Khari Johnson of Business 2.0 magazine writes about 3-D software gets real. The story is not new for those of us in the CAD industry: design something in 3D, build it, and it works better and takes less time to produce.
But one point of comparison didn't quite work out:
Companies like Dassault Systems were first to the stage, offering industrial-strength programs that were expensive (a single copy of Dassault's CATIA cost $19,000 in 1998) and hard to use.
Not only does Autodesk's $5,300 Inventor software cost a fraction of earlier programs, but it's packed with convenient features and is considerably easier to use.
A better comparison would have been with Dassault's direct competitor to Inventor, SolidWorks, which is similar in price, feature set, and usability. In any case, some versions of CATIA still cost in the neighborhood of $20,000 a copy today in 2007, as do competitors UGS NX and PTC Pro/E.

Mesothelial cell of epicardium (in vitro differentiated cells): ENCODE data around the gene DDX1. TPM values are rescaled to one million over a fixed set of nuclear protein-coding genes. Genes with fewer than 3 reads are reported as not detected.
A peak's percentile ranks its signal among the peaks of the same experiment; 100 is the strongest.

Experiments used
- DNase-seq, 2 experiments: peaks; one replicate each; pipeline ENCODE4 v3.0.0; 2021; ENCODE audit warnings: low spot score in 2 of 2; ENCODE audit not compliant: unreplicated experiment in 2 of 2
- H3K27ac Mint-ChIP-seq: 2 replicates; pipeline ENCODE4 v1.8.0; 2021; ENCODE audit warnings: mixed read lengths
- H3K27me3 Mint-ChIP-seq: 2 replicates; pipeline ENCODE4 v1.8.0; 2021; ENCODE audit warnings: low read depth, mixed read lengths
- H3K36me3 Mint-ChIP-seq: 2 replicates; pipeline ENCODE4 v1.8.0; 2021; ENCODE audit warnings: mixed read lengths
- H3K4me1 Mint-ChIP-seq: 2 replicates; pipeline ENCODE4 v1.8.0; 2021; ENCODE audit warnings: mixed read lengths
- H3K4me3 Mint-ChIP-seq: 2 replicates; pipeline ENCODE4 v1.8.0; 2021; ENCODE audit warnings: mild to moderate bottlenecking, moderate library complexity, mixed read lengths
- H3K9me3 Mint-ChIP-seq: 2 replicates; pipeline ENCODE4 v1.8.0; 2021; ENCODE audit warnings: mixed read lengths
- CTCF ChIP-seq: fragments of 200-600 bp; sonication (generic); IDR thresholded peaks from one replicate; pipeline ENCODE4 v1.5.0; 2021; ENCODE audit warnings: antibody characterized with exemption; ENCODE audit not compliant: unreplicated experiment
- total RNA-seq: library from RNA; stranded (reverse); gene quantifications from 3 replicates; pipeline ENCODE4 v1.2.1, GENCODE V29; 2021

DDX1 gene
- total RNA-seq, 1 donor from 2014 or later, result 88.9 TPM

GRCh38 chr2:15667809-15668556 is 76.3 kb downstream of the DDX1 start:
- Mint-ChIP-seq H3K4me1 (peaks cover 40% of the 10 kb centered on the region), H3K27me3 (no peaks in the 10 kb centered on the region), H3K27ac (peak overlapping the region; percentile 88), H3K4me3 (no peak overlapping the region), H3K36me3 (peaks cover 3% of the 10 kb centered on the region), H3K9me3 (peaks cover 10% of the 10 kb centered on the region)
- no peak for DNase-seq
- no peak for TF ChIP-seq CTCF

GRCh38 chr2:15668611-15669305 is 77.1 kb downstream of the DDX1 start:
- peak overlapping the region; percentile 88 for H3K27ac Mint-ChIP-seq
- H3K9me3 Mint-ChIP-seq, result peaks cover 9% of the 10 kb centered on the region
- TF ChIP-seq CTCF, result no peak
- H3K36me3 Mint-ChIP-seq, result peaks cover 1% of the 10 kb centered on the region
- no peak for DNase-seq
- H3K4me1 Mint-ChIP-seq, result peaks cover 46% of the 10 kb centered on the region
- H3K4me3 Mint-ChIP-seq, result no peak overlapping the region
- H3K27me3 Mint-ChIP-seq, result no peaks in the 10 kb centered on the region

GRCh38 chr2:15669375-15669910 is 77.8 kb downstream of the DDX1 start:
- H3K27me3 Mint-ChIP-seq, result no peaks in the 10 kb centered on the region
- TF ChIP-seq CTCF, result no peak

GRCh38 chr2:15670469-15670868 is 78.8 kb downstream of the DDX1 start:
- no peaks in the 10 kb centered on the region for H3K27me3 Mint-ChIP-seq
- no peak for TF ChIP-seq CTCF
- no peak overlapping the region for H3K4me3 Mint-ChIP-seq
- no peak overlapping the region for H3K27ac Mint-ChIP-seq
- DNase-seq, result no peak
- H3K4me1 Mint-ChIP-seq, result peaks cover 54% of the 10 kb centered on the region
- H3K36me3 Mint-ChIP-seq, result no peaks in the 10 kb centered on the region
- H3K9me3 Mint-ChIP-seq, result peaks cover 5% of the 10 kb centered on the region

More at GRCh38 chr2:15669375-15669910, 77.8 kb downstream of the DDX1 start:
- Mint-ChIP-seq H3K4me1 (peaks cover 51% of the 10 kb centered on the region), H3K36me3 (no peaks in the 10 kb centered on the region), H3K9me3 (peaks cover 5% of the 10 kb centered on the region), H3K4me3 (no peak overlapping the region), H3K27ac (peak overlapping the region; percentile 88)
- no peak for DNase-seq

Inventor can't really be compared with CATIA, because CATIA is used to design entire aircraft, which Inventor cannot do -- just as a small shop wouldn't buy CATIA to design bike frames. Business 2.0 compared something like Honda minivan with a Freightliner tractor-tailor unit: different purposes, different prices.